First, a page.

Two members of Estonia’s Computer Emergency Response Team (CERT) are heading to Georgia to help deal with the attacks according to Baltic Business News.
The attacks in Georgia are reportedly similar to those that against Estonia last year.
Poland and Estonia have both also offered web space to the Georgian government to host official pages.
“The Internet is a critical resource not only for government ministries, but also in assisting the running of countries, and such disruption can damage economies and impact the running of services,” said Greg Day, security analyst from McAfee.
“It is very interesting that Georgia has turned to using the Google Blogger service as a method of communication during such an attack and it has proved to be a sustainable resource. Governments will need to have strategies in place to prepare for this type of attack.”
Ever since the invasion of South Ossetia Georgian servers have been under attack, with government web pages defaced and servers crashed by dedicated denial of service attacks (DDOS).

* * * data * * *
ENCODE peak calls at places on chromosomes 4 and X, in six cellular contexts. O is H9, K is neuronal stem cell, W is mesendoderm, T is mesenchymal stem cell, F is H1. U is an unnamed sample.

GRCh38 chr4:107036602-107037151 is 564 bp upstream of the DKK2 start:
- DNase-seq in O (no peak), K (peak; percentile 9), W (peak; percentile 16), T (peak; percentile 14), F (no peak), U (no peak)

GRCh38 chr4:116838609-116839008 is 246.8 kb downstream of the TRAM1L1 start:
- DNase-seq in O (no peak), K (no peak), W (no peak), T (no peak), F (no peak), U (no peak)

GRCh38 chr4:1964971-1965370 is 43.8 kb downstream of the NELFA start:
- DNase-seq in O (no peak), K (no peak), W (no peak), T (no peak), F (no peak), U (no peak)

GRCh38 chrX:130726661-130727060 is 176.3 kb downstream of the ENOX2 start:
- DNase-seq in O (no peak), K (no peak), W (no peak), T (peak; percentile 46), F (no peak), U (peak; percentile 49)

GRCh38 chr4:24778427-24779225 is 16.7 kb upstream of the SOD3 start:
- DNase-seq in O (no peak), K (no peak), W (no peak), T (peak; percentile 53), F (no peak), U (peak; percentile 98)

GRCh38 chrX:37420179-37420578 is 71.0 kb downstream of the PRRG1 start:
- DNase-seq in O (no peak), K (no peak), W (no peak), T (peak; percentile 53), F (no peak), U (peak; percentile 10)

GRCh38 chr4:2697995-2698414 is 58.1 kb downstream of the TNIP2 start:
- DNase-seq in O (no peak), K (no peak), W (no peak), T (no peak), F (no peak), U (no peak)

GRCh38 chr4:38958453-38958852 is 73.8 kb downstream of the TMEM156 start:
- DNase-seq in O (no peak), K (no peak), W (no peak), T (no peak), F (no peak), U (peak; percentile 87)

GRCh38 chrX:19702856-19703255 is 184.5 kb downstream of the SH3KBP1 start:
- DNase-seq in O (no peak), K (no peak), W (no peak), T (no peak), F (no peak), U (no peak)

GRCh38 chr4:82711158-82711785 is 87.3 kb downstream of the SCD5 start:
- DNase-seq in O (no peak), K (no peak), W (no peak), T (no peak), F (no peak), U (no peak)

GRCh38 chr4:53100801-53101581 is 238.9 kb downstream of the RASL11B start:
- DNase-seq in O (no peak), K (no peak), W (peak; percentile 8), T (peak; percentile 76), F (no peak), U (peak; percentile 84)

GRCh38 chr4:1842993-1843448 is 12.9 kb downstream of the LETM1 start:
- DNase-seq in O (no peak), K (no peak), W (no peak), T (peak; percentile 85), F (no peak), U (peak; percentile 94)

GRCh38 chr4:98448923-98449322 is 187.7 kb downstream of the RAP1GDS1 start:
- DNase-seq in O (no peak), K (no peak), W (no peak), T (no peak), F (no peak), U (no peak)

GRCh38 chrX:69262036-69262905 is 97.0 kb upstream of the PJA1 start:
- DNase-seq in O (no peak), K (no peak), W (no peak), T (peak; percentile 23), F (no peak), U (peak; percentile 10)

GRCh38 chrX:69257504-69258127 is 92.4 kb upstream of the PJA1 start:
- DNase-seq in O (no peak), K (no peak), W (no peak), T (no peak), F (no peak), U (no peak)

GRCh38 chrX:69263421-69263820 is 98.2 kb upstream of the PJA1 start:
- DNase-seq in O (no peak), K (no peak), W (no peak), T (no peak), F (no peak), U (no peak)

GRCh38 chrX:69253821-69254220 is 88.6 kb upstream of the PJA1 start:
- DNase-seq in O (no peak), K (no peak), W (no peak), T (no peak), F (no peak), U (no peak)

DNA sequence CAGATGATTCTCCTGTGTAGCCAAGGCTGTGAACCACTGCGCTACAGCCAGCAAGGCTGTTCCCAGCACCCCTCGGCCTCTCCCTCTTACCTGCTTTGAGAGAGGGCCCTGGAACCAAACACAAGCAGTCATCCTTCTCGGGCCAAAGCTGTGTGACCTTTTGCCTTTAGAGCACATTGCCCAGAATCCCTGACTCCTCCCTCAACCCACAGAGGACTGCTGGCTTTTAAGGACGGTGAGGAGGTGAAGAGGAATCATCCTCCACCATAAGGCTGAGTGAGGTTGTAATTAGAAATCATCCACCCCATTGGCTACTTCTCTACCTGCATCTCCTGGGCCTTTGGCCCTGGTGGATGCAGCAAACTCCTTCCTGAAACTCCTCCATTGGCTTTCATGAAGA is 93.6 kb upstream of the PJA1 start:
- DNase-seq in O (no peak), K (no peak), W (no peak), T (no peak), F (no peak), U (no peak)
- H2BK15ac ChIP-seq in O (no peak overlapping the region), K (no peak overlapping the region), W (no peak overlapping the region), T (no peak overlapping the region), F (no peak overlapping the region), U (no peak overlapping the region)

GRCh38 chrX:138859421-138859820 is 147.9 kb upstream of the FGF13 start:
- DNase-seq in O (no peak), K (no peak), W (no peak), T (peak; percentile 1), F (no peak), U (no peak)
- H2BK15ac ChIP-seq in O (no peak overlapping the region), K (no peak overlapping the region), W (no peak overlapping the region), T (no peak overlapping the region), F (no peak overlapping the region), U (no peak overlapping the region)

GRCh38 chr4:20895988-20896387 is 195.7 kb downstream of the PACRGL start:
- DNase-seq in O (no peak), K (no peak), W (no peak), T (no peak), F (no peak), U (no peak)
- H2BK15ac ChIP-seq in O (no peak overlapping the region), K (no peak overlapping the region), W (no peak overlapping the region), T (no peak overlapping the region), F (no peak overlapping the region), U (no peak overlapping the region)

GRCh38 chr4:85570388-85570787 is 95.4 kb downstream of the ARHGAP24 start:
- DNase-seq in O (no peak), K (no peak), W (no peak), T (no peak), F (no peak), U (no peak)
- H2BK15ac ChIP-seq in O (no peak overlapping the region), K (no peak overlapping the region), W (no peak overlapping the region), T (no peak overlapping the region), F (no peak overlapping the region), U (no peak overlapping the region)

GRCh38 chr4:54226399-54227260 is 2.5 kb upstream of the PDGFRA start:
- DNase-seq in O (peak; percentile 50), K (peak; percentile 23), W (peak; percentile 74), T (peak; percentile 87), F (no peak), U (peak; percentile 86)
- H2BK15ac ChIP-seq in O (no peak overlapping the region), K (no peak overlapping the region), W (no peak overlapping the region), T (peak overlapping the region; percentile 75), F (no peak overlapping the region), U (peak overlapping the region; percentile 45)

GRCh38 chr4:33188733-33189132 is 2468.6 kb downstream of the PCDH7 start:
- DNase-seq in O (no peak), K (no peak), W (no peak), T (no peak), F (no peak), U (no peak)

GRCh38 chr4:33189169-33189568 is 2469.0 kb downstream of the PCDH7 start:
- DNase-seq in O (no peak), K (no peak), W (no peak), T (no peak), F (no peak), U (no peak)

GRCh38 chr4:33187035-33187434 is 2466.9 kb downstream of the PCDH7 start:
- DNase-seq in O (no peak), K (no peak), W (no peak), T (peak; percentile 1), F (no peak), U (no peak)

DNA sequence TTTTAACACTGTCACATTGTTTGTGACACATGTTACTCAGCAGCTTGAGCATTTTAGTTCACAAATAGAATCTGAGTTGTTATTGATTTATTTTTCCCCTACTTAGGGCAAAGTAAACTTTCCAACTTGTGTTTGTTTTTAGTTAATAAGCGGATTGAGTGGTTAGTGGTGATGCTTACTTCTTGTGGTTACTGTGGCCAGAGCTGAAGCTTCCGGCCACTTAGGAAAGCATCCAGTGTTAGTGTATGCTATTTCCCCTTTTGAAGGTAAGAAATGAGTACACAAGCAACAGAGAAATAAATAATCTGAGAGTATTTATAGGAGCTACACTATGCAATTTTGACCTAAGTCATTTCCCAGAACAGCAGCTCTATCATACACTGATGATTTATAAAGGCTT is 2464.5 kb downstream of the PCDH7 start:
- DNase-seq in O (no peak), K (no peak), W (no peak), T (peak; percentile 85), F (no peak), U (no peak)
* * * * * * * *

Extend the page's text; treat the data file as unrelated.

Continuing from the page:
However Georgian hackers have responded, attacking local government sites in South Ossetia and Russia.
“We are witnessing in this crisis the birth of true, operational cyber warfare,” said Eli Jellenc, manager of All-Source Intelligence at iDefense.
“The use of cyber attack assets in conjunction with kinetic military operations in the current crisis now stands among the most significant developments ever seen in the field of information security or cyber conflict studies.”
“Moreover, that the attackers are mostly decentralised civilians suggests that the evolution of political and strategic hacking will be messier and more disruptive than even pessimistic strategic theorists have supposed.”
Georgia gets allies in Russian cyberwar
By Iain Thomson on Aug 13, 2008 7:19AM